ISLAMABAD: The Indian High Commission on Wednesday submitted an appeal to the Foreign Office against the death penalty awarded to Indian spy Kulbhushan Jadhav by a military tribunal.
“Appeal, in Kulbhushan Jadhav case, filed by High Commissioner Gautam Bambawale with Pakistan’s Foreign Secretary in Islamabad today,” the Indian High Commission tweeted after the envoy visited the FO.
There was no word from the FO on the meeting.
This was the Indian envoy’s second visit to the FO in connection with Jadhav’s death sentence. During his last visit, he had submitted a request for consular access to Jadhav.
The same request was made this time as well.
The Indian external affairs ministry (EAM) in a statement from New Delhi said Mr Bambawale had delivered to Foreign Secretary Tehmina Janjua a petition from Jadhav’s mother for the appellate court. The spy’s mother has also sought the Pakistani government’s intercession in the case for his release.
“The High Commissioner handed over a petition by the mother of Shri Kulbhushan Jadhav to the Federal Government of Pakistan. Also handed over was an appeal by the mother to the Court of Appeal,” the EAM statement said, adding that Jadhav’s mother “has requested the intervention of the Federal Government of Pakistan for his release and has expressed the desire to meet him”.
Army Chief Gen Qamar Bajwa had on April 10 confirmed the death sentence awarded to Jadhav by Field General Court Martial after trying him under the Pakistan Army Act for his involvement in espionage and sabotage activities in Pakistan.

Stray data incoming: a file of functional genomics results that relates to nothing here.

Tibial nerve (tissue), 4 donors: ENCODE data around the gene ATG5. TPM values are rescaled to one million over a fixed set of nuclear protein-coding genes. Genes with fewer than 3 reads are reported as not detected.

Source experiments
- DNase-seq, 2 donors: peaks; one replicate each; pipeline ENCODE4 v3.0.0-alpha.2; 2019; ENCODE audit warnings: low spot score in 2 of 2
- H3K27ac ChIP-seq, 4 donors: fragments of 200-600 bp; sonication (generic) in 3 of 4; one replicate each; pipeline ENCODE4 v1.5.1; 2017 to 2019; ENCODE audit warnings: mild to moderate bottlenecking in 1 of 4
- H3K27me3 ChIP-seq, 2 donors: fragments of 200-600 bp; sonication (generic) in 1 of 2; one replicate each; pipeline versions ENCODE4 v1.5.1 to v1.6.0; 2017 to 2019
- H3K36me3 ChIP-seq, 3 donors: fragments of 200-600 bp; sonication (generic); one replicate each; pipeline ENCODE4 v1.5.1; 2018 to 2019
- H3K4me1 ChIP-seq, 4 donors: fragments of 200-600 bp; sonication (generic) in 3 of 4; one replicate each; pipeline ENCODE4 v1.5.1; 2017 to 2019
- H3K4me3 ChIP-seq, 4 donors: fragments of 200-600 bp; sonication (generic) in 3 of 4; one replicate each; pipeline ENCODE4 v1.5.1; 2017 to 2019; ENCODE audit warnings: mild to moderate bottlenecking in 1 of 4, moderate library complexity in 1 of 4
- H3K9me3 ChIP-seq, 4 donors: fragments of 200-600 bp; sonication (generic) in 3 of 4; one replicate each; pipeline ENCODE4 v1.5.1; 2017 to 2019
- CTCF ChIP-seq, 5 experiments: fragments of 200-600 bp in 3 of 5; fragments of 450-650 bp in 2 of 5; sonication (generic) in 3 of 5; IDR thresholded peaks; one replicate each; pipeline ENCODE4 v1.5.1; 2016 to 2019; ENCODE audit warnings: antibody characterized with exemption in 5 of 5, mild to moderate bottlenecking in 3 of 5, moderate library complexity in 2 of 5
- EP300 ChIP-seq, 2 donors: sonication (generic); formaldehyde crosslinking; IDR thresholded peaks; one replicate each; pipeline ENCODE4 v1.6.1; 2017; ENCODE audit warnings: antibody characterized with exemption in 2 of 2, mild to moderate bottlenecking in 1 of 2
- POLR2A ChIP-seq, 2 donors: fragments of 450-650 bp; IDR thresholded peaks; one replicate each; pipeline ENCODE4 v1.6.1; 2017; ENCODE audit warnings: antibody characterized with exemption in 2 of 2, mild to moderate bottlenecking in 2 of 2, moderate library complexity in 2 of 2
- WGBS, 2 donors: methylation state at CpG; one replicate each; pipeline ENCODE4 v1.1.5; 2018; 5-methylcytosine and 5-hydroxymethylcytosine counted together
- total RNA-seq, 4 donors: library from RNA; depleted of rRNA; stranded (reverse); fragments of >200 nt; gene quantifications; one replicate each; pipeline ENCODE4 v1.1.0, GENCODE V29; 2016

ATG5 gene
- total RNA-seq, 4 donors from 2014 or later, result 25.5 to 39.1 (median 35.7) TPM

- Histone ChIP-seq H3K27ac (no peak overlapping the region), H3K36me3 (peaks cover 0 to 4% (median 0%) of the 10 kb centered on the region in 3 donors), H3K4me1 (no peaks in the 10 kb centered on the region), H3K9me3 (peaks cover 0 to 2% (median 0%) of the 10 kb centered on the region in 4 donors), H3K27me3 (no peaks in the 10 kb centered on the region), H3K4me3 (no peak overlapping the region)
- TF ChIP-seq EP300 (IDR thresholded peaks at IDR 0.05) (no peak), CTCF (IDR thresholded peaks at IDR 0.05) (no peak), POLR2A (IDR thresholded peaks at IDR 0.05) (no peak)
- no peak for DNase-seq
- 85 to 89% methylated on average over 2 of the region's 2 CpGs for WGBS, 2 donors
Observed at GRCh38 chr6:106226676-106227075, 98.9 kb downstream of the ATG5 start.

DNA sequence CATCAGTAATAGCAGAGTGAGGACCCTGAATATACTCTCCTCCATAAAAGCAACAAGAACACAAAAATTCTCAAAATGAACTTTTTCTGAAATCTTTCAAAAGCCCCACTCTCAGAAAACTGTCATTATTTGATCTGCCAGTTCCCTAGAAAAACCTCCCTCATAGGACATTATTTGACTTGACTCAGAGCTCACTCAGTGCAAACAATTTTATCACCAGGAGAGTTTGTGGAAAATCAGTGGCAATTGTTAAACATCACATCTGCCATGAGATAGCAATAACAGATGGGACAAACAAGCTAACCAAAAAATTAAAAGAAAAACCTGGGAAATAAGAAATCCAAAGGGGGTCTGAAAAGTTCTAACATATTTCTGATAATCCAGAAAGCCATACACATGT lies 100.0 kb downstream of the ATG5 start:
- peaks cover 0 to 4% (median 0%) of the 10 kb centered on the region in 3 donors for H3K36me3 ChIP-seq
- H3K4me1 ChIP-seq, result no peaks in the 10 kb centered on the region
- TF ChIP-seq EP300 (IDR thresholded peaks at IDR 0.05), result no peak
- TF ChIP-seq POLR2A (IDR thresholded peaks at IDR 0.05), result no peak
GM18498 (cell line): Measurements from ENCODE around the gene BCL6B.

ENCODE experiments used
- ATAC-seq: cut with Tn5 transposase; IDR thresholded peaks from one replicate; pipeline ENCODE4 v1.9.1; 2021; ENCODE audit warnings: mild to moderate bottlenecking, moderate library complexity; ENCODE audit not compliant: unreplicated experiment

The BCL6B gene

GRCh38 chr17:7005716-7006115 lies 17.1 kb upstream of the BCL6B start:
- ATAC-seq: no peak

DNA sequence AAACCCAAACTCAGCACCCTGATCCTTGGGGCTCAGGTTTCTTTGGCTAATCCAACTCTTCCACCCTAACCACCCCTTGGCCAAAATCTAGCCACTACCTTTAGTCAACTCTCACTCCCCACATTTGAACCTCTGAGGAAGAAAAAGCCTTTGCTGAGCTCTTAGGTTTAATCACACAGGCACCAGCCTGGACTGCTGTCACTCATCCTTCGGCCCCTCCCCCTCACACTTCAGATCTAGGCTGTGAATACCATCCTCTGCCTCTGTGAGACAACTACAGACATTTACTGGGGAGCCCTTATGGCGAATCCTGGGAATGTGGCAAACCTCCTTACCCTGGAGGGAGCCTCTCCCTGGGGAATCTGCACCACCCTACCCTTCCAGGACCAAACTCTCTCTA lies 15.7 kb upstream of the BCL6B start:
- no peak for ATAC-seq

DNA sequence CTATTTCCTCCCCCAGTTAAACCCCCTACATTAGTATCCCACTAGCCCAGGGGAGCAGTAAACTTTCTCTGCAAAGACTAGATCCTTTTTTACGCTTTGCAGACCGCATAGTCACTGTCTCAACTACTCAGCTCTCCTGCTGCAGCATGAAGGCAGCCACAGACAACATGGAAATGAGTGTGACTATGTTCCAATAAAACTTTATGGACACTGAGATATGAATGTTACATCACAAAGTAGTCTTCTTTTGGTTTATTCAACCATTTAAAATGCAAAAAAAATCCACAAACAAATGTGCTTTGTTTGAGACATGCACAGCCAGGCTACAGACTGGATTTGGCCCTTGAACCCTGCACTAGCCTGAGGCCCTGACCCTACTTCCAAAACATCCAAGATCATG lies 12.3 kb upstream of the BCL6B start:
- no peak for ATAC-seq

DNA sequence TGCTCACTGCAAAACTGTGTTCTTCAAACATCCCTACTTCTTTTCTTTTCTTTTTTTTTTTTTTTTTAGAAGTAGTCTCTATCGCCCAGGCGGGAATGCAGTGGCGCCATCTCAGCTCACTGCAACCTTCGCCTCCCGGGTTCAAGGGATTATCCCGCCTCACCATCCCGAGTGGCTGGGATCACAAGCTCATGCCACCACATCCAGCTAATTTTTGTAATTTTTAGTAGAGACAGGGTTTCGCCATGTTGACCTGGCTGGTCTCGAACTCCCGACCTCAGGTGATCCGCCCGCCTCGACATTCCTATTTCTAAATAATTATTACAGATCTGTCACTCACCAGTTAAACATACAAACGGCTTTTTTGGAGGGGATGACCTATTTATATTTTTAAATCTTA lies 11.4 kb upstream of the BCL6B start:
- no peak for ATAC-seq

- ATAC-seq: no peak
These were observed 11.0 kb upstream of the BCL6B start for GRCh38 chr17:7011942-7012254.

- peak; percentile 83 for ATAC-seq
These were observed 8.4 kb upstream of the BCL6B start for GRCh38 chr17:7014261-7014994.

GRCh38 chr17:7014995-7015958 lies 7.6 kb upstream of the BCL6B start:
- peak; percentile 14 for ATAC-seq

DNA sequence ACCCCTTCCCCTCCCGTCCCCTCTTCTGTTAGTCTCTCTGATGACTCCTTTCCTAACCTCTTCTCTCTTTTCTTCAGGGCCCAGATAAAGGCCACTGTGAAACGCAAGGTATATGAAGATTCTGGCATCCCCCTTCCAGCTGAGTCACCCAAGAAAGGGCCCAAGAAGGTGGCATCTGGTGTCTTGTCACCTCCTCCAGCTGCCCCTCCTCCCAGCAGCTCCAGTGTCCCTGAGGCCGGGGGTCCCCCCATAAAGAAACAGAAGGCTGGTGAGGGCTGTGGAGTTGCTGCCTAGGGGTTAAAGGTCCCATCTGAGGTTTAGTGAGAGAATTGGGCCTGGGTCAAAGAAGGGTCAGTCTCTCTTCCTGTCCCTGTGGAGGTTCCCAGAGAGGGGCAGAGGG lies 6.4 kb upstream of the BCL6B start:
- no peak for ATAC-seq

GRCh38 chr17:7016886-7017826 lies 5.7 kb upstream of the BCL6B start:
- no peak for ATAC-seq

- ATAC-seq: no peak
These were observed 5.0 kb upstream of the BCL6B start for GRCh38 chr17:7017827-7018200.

Jadhav had got 40 days to appeal the sentence beginning the ratification of death penalty by the army chief.
His mother’s appeal for the appellate court may not be the right way to proceed because under the military’s legal system, the convict has to do it himself and is issued a document for filing appeal at the time of his sentencing.
“It is a violation of the Army Act,” military law expert retired Col Inam-ur-Raheem said, adding that in military the appeal process had to be initiated by the convict, possibly with the help of a counsel.
However, he noted that in the civilian judicial process, appeals could be filed by someone related to the convict. Petitions against decisions by military courts trying civilians accused of terrorism, he recalled, were filed by the parents of the convicts.
High Commissioner Bambawale, meanwhile, has also asked the Foreign Office for facilitation in visas for Jadhav’s parents so that they could travel to Pakistan for pursuing the appeals process.
“They have applied for necessary visas with the Pakistan High Commission in New Delhi,” the statement said. The same was also conveyed to Pakistan’s high commissioner in Delhi.
Published in Dawn, April 27th, 2017